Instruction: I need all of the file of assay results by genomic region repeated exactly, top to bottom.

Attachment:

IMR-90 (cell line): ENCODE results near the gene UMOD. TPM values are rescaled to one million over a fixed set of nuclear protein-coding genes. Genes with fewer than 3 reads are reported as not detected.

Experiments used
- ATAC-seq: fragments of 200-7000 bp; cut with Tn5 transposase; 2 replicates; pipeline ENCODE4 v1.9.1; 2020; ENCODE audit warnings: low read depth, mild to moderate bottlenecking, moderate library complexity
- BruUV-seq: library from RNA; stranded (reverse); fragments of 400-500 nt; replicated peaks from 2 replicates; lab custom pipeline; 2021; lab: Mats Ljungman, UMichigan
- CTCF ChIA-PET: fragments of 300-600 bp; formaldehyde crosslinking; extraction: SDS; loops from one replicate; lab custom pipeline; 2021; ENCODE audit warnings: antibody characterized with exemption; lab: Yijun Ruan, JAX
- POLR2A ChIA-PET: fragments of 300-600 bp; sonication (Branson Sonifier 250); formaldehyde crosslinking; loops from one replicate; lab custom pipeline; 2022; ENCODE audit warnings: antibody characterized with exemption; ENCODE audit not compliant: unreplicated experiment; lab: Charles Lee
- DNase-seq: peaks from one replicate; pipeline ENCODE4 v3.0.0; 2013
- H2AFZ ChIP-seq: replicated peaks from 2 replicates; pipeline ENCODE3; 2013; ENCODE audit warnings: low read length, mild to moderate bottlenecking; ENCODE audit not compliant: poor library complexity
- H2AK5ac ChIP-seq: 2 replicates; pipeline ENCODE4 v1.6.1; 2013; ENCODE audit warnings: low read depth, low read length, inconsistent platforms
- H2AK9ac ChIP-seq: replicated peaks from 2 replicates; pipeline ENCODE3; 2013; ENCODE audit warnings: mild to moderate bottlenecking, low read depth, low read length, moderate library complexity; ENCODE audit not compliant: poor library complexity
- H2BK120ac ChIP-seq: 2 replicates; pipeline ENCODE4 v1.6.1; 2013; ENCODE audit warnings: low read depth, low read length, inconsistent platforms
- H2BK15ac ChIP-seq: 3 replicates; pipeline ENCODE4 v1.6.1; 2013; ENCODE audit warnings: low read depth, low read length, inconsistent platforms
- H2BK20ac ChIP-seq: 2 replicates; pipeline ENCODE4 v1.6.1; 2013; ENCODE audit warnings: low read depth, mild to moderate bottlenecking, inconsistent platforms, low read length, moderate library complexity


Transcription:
IMR-90 (cell line): ENCODE results near the gene UMOD. TPM values are rescaled to one million over a fixed set of nuclear protein-coding genes. Genes with fewer than 3 reads are reported as not detected.

Experiments used
- ATAC-seq: fragments of 200-7000 bp; cut with Tn5 transposase; 2 replicates; pipeline ENCODE4 v1.9.1; 2020; ENCODE audit warnings: low read depth, mild to moderate bottlenecking, moderate library complexity
- BruUV-seq: library from RNA; stranded (reverse); fragments of 400-500 nt; replicated peaks from 2 replicates; lab custom pipeline; 2021; lab: Mats Ljungman, UMichigan
- CTCF ChIA-PET: fragments of 300-600 bp; formaldehyde crosslinking; extraction: SDS; loops from one replicate; lab custom pipeline; 2021; ENCODE audit warnings: antibody characterized with exemption; lab: Yijun Ruan, JAX
- POLR2A ChIA-PET: fragments of 300-600 bp; sonication (Branson Sonifier 250); formaldehyde crosslinking; loops from one replicate; lab custom pipeline; 2022; ENCODE audit warnings: antibody characterized with exemption; ENCODE audit not compliant: unreplicated experiment; lab: Charles Lee
- DNase-seq: peaks from one replicate; pipeline ENCODE4 v3.0.0; 2013
- H2AFZ ChIP-seq: replicated peaks from 2 replicates; pipeline ENCODE3; 2013; ENCODE audit warnings: low read length, mild to moderate bottlenecking; ENCODE audit not compliant: poor library complexity
- H2AK5ac ChIP-seq: 2 replicates; pipeline ENCODE4 v1.6.1; 2013; ENCODE audit warnings: low read depth, low read length, inconsistent platforms
- H2AK9ac ChIP-seq: replicated peaks from 2 replicates; pipeline ENCODE3; 2013; ENCODE audit warnings: mild to moderate bottlenecking, low read depth, low read length, moderate library complexity; ENCODE audit not compliant: poor library complexity
- H2BK120ac ChIP-seq: 2 replicates; pipeline ENCODE4 v1.6.1; 2013; ENCODE audit warnings: low read depth, low read length, inconsistent platforms
- H2BK15ac ChIP-seq: 3 replicates; pipeline ENCODE4 v1.6.1; 2013; ENCODE audit warnings: low read depth, low read length, inconsistent platforms
- H2BK20ac ChIP-seq: 2 replicates; pipeline ENCODE4 v1.6.1; 2013; ENCODE audit warnings: low read depth, mild to moderate bottlenecking, inconsistent platforms, low read length, moderate library complexity